Boyko got a taste of the NFL last season from his spot on the Philadelphia Eagles practice roster. He was released in the off-season when the team made sweeping changes, but he’s back in training camp now with his new team.
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Third Avenue Church tops list of city’s treasures

Question: Is it conceivable we could lose Third Avenue United Church?
Mayor Atchison: I believe the building will become a designated heritage site. If the owner does not wish to have that designation, he can appeal to the province asking for it not to be designated. It is on a holding designation right now. There may be some caveats the owner will want in place. I would be hard pressed to find anyone who would not want it to be a heritage site. Let me put it this way: if there is a building in the City of Saskatoon that is worthy of being a historical building, Third Avenue United Church is it.
Question: On the corner of 22nd Street and Confederation Drive — in front of the Tim Hortons — there is always a huge puddle after a rain. The puddle is right where the crosswalk is. Persons in wheelchairs, those pushing strollers, cyclists and walkers all have to go through the puddle to access the sidewalk. A makeshift trench was dug a couple of years ago, but that did not alleviate the problem. Can something be done about this? 
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Moore the dark horse in race for mayor

Until a week ago, “six of one, a half dozen of another” pretty much summed up our fall mayoralty election. It looked like a two-horse race between Mayor Don Atchison and Coun. Charlie Clark. Then mayor emeritus Henry Dayday galloped onto the field and more recently Kelley Moore, a potential dark horse. It may not be the Kentucky Derby, but it will be race.
With the exception of a few faux pas, over his 13 years as mayor, I think Atchison has been a reasonable ambassador for Saskatoon. He has probably been the most visible mayor we have ever had in that he attends almost all events, large or small. He knows the political landscape and he undoubtedly has an expansive rolodex file connecting him to the powers that be.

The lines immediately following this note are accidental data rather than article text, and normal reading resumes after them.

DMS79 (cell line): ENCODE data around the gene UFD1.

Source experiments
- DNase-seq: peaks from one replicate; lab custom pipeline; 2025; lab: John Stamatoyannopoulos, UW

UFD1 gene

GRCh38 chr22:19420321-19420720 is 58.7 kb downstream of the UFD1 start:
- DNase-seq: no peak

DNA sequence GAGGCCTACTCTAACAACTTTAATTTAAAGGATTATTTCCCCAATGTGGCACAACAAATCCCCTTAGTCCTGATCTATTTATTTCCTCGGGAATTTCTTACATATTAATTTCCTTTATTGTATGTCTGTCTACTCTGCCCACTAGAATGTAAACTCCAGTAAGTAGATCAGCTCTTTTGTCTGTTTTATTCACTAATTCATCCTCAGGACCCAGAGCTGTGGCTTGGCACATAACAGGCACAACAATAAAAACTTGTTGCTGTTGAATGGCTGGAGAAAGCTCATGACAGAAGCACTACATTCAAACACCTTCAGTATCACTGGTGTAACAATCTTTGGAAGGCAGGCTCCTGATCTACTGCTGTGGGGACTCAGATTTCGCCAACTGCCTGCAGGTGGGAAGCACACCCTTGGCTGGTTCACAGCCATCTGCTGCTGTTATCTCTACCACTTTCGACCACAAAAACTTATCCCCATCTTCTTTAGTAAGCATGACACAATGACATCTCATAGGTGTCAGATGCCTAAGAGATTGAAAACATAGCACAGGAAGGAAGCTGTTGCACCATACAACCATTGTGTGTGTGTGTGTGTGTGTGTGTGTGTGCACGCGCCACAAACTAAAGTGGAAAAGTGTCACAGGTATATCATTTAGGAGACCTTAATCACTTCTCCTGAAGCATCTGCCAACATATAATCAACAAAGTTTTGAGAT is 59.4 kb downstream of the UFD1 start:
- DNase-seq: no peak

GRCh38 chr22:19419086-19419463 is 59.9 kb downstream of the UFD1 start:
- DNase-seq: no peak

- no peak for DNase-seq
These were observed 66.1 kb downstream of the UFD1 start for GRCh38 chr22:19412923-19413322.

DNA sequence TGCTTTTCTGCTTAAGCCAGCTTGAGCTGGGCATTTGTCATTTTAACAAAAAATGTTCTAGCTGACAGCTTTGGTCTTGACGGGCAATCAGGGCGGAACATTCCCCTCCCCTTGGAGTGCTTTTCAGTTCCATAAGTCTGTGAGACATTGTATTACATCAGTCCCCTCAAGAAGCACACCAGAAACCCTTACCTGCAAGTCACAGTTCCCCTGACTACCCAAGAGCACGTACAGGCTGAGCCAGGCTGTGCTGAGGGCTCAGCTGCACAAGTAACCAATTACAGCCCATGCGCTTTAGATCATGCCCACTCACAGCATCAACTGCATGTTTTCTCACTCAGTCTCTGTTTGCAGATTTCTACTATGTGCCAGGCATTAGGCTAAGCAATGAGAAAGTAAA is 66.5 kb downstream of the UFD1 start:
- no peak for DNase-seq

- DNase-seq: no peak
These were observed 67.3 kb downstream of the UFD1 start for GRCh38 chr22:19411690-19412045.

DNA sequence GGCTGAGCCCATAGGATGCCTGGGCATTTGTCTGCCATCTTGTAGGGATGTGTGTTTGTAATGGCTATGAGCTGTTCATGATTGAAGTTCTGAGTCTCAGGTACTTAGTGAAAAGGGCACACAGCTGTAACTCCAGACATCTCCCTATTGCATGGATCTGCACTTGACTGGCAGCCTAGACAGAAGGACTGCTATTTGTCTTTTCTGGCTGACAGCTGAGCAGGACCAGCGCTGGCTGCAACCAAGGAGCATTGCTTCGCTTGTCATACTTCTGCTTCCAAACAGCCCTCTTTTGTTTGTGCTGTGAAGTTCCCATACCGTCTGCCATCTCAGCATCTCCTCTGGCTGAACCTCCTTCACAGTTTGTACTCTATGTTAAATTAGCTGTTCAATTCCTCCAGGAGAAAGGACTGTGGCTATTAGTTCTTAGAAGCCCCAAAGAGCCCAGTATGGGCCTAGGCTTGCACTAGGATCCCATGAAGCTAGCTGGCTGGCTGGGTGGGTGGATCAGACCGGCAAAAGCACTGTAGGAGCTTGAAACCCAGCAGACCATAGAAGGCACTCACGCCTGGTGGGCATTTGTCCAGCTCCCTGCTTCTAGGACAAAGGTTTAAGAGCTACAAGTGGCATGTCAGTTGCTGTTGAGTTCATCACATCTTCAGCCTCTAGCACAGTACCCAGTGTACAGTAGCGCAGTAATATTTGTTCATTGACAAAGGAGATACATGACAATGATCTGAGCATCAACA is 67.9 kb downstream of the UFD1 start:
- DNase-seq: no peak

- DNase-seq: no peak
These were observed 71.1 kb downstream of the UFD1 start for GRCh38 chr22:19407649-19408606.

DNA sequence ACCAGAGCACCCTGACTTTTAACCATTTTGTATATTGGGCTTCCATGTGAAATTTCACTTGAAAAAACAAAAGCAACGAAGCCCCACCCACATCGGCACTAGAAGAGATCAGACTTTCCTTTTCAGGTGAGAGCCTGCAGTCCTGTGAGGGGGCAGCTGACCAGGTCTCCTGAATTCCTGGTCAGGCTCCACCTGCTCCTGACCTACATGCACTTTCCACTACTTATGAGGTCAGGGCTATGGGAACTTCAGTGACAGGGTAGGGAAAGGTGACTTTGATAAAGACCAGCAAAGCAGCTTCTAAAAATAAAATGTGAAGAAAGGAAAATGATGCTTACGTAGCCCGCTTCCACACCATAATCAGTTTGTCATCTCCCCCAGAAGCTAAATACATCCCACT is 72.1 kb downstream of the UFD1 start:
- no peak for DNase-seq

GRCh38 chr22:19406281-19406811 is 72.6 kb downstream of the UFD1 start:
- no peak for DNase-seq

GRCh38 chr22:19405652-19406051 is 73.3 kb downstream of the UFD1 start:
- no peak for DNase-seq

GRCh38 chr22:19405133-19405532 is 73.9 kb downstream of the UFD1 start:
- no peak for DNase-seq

Clark has served on council for 10 years. He is neither stellar nor lacklustre and successfully avoids all political doo doo. I’m not quite sure why Clark is challenging Atchison’s leadership as they went forward together, hand-in-hand, on pretty much everything that has transpired over the decade.
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It’s time for those in recovery to speak up

Sixteen mothers gathered at Dr. Wendy Gore-Hickman’s home one night to talk about addiction recovery advocacy.
All 16 of those moms have suffered the heartbreak of addictions. Three have had children die — two to fentanyl overdoses and one to drunk driving. One mom’s son is in the Prince Albert penitentiary.
The children of 11 of those moms have had overdoses. Thirteen have spent at least $30,000 — and some more than $100,000 — to get out-of-province private treatment for their children. They would like to see more being done in Saskatchewan for those battling addictions.
For her part, Gore-Hickman has a long list of things that could to be done in Saskatchewan to save the lives of our addicted and help them onto the road to recovery.
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Living with anxiety
People don’t understand panic attacks, but I do

I’m having a bad day.
It is not like this every day. Today is one of the really bad ones. I am feeling anxious.
The anxiety has been controlled to a large extent. I remember the hundreds of days when it wasn’t.
I would leave restaurants in the middle of meals. Sandy was left to either eat alone or follow me out the door. After she paid the bill that is. I would leave movies, leaving her to watch them alone. I remember watching Titanic from the door of the theatre; gosh, it was a long movie. Once, when we were in Las Vegas, we had fourth-row centre seats for Mama Mia.